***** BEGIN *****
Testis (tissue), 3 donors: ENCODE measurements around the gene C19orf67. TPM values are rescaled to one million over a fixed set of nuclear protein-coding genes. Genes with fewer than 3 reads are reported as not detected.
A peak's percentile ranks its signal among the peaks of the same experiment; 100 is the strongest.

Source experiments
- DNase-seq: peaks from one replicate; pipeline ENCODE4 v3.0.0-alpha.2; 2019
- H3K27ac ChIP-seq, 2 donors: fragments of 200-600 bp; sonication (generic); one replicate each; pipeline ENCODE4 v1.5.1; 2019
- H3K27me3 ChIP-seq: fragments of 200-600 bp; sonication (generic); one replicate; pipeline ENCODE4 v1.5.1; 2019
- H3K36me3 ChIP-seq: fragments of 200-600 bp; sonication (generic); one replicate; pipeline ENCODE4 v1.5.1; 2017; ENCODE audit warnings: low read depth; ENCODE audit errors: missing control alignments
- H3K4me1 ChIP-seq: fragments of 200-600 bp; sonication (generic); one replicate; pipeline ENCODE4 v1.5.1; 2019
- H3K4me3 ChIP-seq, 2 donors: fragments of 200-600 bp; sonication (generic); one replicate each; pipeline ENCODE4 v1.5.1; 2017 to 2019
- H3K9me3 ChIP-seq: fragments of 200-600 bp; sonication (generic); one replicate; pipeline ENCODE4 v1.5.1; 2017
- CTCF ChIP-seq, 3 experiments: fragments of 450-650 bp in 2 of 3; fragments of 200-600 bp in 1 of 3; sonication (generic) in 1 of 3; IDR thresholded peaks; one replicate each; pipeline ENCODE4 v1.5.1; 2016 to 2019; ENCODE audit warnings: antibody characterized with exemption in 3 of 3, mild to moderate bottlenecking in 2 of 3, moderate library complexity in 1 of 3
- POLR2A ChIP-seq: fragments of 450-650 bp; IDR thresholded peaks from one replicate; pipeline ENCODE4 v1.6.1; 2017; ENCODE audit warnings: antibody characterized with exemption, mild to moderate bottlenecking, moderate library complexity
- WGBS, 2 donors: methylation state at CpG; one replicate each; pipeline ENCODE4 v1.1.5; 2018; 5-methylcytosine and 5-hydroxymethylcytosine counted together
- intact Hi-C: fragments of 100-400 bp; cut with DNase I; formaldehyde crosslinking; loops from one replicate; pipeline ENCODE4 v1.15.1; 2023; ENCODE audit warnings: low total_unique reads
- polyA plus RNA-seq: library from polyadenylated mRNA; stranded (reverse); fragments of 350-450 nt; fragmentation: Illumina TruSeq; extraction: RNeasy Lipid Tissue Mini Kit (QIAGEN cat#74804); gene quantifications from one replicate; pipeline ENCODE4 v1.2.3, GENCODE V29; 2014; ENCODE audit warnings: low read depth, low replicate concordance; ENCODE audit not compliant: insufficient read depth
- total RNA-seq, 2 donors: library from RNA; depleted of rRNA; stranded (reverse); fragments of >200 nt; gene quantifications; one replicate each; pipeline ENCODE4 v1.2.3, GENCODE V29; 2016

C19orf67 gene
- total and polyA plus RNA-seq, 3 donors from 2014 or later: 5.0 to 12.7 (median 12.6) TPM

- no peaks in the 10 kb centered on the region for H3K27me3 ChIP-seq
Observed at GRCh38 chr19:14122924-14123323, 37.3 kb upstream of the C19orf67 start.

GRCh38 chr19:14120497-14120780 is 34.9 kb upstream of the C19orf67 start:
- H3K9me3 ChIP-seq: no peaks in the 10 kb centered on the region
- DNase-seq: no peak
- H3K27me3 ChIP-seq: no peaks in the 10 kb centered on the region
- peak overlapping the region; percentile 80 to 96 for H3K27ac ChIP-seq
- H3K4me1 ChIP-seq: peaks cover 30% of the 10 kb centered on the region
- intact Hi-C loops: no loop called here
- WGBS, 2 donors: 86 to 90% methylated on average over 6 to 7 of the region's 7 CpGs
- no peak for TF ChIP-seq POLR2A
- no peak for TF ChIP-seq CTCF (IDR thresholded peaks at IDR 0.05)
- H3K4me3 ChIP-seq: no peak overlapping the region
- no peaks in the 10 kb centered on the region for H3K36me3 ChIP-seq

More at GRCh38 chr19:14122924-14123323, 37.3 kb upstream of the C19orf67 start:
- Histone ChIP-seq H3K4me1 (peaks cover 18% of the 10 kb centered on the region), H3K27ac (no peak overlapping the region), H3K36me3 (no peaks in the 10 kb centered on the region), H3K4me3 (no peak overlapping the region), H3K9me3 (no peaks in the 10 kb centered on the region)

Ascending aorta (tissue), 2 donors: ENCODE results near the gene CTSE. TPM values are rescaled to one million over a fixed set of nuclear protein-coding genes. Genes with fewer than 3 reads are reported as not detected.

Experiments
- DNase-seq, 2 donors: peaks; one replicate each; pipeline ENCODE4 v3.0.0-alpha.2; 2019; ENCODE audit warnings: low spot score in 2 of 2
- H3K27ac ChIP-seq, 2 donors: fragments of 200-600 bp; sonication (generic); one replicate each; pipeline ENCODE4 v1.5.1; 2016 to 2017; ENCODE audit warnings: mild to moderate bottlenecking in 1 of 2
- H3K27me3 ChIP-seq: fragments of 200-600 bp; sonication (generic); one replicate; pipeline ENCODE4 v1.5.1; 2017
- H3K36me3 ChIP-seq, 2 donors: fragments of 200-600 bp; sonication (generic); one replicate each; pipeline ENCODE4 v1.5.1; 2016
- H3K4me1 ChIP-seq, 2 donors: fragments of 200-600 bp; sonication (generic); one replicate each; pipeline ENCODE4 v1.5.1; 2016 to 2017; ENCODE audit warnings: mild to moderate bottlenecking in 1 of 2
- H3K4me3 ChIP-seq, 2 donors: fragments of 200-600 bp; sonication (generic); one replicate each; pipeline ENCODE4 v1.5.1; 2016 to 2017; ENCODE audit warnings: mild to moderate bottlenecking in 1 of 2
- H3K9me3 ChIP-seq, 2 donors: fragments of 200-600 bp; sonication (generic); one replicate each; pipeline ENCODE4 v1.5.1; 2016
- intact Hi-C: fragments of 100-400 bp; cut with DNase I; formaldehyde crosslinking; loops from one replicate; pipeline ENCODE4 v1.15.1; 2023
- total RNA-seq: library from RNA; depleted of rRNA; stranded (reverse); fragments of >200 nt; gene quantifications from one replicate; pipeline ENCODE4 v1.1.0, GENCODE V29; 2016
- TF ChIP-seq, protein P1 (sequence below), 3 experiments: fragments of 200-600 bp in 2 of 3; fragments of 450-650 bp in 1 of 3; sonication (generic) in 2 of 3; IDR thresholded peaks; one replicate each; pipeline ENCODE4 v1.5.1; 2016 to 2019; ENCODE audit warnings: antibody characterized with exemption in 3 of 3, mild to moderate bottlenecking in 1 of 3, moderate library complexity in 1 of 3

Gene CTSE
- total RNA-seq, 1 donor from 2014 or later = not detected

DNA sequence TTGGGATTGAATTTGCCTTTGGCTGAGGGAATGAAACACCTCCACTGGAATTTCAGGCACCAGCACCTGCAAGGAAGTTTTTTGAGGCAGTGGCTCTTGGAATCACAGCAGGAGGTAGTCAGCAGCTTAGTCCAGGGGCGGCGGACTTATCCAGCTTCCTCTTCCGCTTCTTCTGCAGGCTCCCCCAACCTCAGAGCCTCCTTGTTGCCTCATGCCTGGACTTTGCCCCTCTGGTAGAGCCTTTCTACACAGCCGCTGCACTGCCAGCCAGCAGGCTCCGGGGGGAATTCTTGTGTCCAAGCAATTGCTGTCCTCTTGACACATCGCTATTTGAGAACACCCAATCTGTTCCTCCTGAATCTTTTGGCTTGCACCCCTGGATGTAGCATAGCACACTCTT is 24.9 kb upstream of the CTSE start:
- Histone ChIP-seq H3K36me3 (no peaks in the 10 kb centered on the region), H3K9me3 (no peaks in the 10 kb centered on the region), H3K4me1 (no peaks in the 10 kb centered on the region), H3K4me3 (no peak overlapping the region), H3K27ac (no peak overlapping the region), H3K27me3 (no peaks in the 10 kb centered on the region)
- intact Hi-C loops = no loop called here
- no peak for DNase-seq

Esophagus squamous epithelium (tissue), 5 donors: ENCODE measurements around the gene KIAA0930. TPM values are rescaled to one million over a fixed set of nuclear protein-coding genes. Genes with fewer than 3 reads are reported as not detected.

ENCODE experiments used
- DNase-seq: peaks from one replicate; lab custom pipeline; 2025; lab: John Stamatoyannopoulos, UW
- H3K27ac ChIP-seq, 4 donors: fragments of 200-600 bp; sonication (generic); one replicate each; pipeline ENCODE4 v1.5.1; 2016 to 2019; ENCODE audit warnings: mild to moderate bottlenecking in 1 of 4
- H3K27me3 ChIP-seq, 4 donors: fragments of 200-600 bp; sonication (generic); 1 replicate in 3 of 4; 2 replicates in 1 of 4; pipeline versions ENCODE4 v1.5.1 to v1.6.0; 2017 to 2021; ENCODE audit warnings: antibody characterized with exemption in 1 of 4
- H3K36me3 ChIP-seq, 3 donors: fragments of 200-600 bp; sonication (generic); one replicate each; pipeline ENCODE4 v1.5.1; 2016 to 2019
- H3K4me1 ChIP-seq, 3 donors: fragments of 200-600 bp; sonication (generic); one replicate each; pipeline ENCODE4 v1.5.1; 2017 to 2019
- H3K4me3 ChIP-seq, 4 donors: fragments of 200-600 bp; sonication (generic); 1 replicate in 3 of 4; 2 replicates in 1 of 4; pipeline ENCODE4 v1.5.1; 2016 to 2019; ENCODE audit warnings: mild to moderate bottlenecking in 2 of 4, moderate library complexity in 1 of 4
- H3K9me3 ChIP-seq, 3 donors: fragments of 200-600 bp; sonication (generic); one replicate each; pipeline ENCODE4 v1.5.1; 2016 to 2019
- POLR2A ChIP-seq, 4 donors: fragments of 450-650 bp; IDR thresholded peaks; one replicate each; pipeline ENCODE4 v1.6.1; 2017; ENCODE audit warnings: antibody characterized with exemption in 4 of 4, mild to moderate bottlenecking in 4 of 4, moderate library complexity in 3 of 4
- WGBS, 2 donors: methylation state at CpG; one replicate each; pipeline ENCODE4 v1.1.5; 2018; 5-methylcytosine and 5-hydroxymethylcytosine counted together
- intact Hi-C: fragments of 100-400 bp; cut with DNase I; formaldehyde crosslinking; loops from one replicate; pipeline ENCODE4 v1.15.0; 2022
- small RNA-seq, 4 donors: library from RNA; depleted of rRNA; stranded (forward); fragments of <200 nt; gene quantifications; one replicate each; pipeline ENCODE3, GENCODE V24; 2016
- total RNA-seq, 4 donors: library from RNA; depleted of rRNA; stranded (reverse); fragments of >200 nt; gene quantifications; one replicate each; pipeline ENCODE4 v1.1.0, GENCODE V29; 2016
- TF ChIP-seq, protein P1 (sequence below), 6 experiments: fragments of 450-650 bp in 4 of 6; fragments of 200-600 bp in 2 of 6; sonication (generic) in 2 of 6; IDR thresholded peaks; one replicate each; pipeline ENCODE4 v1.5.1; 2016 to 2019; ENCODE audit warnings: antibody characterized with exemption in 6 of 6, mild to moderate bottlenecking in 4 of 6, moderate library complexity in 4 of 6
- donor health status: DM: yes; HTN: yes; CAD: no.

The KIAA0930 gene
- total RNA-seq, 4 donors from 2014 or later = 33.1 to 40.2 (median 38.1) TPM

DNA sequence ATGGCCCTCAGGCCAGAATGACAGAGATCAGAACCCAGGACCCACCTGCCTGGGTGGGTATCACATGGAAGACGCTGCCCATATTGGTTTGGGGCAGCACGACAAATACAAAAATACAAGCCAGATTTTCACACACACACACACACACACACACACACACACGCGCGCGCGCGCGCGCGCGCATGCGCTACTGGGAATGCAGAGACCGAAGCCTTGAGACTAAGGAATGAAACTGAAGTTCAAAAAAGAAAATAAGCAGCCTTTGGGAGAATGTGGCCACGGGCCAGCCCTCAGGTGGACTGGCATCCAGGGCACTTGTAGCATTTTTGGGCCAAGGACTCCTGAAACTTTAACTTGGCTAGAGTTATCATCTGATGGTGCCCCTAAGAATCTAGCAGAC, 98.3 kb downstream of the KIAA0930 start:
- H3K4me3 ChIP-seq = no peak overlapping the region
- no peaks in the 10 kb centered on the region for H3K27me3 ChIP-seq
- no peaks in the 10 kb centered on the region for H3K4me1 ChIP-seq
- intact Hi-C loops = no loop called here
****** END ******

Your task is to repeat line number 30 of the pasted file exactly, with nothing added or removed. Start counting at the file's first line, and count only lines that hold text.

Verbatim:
- no peak for TF ChIP-seq CTCF (IDR thresholded peaks at IDR 0.05)